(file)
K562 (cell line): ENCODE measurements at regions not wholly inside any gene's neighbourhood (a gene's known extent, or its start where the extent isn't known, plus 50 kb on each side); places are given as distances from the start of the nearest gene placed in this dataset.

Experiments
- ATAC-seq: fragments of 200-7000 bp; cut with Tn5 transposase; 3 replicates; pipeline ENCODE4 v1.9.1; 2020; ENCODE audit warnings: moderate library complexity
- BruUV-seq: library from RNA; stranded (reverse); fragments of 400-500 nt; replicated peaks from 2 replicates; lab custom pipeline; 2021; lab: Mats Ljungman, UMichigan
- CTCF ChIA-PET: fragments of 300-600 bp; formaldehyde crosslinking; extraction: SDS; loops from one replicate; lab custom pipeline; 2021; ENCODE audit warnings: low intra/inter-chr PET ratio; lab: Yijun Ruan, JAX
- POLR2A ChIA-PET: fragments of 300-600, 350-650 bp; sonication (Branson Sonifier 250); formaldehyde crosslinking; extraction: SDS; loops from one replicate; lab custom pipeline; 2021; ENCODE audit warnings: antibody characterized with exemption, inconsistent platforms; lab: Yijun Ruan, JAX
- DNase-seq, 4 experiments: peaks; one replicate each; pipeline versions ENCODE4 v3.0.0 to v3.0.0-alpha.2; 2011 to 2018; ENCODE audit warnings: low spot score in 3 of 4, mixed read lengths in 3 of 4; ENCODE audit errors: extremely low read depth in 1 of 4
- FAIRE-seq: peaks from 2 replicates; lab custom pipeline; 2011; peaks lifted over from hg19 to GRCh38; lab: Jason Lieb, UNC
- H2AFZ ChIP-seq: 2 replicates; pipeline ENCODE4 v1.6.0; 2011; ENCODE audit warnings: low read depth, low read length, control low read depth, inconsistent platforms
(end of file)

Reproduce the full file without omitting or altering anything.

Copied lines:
K562 (cell line): ENCODE measurements at regions not wholly inside any gene's neighbourhood (a gene's known extent, or its start where the extent isn't known, plus 50 kb on each side); places are given as distances from the start of the nearest gene placed in this dataset.

Experiments
- ATAC-seq: fragments of 200-7000 bp; cut with Tn5 transposase; 3 replicates; pipeline ENCODE4 v1.9.1; 2020; ENCODE audit warnings: moderate library complexity
- BruUV-seq: library from RNA; stranded (reverse); fragments of 400-500 nt; replicated peaks from 2 replicates; lab custom pipeline; 2021; lab: Mats Ljungman, UMichigan
- CTCF ChIA-PET: fragments of 300-600 bp; formaldehyde crosslinking; extraction: SDS; loops from one replicate; lab custom pipeline; 2021; ENCODE audit warnings: low intra/inter-chr PET ratio; lab: Yijun Ruan, JAX
- POLR2A ChIA-PET: fragments of 300-600, 350-650 bp; sonication (Branson Sonifier 250); formaldehyde crosslinking; extraction: SDS; loops from one replicate; lab custom pipeline; 2021; ENCODE audit warnings: antibody characterized with exemption, inconsistent platforms; lab: Yijun Ruan, JAX
- DNase-seq, 4 experiments: peaks; one replicate each; pipeline versions ENCODE4 v3.0.0 to v3.0.0-alpha.2; 2011 to 2018; ENCODE audit warnings: low spot score in 3 of 4, mixed read lengths in 3 of 4; ENCODE audit errors: extremely low read depth in 1 of 4
- FAIRE-seq: peaks from 2 replicates; lab custom pipeline; 2011; peaks lifted over from hg19 to GRCh38; lab: Jason Lieb, UNC
- H2AFZ ChIP-seq: 2 replicates; pipeline ENCODE4 v1.6.0; 2011; ENCODE audit warnings: low read depth, low read length, control low read depth, inconsistent platforms